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John Bonick & Tim Yankosky @ Andrea Schwartz

John Bonick: Entanglement 13, 2014, oil on panel, 60 x 56 x 2"

Like many artists with a scientific/spiritual bent, John Bonick tries to visualize infinity. Entanglement, his latest series of nature-inspired paintings, consists of curvilinear geometric shapes set atop “shadow” forms that echo those on the surface.  The interaction between those bold, hard-edged shapes and their faint, subsurface counterparts produces an Op-like energy that ricochets along labyrinthian paths. Like fractals, these paintings unfold kaleidoscopically, as if exponentially greater levels of magnification were thrust into view with every backward step. At close range they are unremarkable; but starting at a distance of about 10 feet, these recursive shapes begin to writhe, merge and change places, an effect that continues as you step further and further away.

Serpentine forms such as these have long been used to activate spiritual impulses.  Bonick’s echo those seen in Islamic architecture, and in that regard, his edge-to-edge deployment of them recalls the paintings of Valerie Jaudon, a pioneer pattern and decoration artist who hit her stride in the late ‘70s.  Jaudon sought to establish the validity of ornament against a hostile critical establishment that considered it soft, bourgeoisie. Bonick, whose career dates to the mid-‘90s, came to P&D with no such opposition; by then artists like Philip Taaffe were on the ascent, and P&D had become a respected pursuit. 
Tim Yankosky, Size Queen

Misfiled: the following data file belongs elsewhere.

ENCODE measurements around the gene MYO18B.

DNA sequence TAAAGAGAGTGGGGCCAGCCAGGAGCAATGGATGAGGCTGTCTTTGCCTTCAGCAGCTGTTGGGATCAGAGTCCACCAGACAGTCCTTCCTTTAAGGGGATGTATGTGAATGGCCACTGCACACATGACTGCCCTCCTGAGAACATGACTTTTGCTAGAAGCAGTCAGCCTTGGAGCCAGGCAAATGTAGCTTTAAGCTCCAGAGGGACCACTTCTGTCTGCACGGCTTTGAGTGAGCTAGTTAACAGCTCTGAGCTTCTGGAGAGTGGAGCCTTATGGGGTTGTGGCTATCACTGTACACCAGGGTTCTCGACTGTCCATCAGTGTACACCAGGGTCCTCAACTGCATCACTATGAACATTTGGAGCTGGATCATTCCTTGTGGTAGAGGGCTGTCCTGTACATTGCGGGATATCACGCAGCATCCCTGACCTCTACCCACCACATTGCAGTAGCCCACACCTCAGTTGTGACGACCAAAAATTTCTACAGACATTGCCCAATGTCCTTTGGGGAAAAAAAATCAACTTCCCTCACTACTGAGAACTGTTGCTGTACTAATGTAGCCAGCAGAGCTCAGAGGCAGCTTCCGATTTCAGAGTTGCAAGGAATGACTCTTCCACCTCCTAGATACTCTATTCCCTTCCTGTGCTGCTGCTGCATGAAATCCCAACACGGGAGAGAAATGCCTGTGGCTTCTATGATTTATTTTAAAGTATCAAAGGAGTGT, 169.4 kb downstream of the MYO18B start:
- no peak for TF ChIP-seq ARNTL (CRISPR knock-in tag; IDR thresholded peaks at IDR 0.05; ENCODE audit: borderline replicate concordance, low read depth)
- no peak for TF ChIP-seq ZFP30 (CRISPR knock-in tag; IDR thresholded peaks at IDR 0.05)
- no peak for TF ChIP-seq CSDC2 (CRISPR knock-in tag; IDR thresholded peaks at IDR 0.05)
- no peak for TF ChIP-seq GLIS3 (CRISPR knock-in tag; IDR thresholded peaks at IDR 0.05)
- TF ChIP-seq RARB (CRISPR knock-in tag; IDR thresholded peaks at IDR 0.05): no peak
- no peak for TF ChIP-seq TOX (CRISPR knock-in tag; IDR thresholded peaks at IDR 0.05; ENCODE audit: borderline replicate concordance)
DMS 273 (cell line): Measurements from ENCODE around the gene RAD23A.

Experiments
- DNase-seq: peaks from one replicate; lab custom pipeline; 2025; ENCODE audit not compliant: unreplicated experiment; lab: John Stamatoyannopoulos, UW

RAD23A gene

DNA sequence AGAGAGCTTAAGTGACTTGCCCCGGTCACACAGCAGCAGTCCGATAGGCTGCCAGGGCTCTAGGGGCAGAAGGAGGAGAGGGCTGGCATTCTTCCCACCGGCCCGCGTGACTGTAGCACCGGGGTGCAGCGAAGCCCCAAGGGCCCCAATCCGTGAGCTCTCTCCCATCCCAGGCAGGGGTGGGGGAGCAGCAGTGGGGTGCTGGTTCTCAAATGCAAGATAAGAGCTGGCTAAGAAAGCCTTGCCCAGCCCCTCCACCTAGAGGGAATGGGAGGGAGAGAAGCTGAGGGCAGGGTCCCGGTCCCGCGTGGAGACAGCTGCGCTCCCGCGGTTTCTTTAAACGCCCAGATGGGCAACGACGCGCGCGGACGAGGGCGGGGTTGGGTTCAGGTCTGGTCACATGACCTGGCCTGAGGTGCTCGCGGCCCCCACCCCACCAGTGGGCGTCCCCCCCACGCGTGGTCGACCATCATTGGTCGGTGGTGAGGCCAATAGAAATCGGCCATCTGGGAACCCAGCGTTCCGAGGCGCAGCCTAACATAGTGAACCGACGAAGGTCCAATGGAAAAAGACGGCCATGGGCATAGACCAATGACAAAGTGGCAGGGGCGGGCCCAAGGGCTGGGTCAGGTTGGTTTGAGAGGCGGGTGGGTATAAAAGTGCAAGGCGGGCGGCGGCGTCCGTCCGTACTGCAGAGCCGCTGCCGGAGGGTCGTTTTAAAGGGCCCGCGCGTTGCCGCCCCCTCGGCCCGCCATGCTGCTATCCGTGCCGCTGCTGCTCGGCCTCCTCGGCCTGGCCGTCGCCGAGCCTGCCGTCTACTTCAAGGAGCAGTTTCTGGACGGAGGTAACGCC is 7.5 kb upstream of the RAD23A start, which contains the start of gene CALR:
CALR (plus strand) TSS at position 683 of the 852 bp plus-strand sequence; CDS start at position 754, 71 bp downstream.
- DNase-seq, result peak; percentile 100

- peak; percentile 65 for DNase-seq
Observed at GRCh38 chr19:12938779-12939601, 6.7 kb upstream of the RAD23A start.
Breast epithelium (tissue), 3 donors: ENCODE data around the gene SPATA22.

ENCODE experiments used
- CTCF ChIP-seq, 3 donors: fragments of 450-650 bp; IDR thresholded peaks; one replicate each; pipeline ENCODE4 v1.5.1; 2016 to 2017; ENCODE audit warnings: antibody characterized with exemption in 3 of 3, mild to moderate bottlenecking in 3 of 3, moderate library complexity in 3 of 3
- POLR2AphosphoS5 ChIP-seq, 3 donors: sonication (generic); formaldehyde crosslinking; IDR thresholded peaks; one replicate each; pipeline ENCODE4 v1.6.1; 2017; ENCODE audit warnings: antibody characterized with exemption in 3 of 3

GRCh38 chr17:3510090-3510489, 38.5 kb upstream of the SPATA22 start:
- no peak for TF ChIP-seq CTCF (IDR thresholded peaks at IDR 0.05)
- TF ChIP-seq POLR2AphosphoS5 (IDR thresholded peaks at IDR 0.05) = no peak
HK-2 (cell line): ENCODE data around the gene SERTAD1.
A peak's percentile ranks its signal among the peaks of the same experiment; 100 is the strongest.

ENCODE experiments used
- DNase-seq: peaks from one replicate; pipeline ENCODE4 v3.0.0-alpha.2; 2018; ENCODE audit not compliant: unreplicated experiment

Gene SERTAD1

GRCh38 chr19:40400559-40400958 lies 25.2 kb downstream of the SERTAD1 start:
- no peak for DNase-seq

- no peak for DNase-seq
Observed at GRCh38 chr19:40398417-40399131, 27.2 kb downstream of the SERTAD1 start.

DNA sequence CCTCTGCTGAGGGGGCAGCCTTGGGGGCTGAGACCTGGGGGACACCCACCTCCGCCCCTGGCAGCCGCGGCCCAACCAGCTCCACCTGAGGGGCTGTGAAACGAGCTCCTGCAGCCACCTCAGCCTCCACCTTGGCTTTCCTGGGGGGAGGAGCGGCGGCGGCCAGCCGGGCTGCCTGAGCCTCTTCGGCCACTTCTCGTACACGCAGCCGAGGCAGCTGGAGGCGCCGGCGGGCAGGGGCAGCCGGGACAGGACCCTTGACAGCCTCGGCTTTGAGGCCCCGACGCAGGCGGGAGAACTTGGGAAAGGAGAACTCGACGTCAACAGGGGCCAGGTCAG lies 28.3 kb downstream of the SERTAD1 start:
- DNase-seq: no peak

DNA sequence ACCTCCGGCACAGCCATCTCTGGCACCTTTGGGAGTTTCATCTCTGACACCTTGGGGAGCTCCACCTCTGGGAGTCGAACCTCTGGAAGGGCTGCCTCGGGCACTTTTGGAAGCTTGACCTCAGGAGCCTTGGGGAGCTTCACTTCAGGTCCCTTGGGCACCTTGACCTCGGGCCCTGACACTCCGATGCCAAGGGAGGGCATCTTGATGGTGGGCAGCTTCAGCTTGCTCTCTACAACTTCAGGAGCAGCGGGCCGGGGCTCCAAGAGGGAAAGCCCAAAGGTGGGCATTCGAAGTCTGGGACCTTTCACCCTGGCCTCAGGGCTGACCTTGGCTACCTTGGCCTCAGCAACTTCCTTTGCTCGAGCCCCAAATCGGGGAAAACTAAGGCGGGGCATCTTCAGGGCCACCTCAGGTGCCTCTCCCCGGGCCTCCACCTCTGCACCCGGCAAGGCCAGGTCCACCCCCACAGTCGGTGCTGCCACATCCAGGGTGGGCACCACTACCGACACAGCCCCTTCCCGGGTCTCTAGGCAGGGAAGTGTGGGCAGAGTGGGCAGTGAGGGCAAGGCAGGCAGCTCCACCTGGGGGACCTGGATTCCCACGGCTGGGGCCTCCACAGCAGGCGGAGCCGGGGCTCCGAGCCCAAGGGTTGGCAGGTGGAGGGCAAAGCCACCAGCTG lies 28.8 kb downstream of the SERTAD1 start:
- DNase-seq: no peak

Bonick approaches it as a process painter, keeping Max Ernst’s dictum (“Keep the object outside of your reach and you will create it endlessly”) firmly in mind as he searches for ways to convey the notion of a universal energy that flows in and around the invisible particles that make up all living things.  

He’s paired here with Tim Yankosky, an artist who works with vintage metal tape measures.  The artist slices them into strips of varying length and affixes them to panels with rusty brads in the manner of Tony Berlant, the LA artist who “paints” with scavenged tin. Wrapping around the edges and giving off a shimmering patina, they feel like folk art. Yankosky, for his part, doesn’t use this labor-intensive method to produce recognizable or even abstract imagery; he places snippets (metric and U.S) in horizontal bands to form dense, monochromatic fields that read as streams of seemingly meaningless data moving in different directions.  Still, you don't have to look or think too hard to grasp the point.  The incisions that demark each unit of measure, the grey-black-rusty tones of the metal and the jarring shifts in the size of the numbers combine to light up the complex psychology of measurement: the shifting criteria by which all of us judge ourselves and others.   
 
In the past, Yankosky's used only squares and rectangles as the basis for his compositions.  Here, for the first time, he builds on figure-shaped supports, a jigsaw puzzle-shaped form and a teardrop, adding fresh possibilities to a practice whose main virtue, apart from amazing craftsmanship, is the concentrated emotional energy behind it.  
–DAVID M. ROTH
 
John Bonick and Tim Yankosky @ Andrea Schwartz Gallery through July 11, 2014.  

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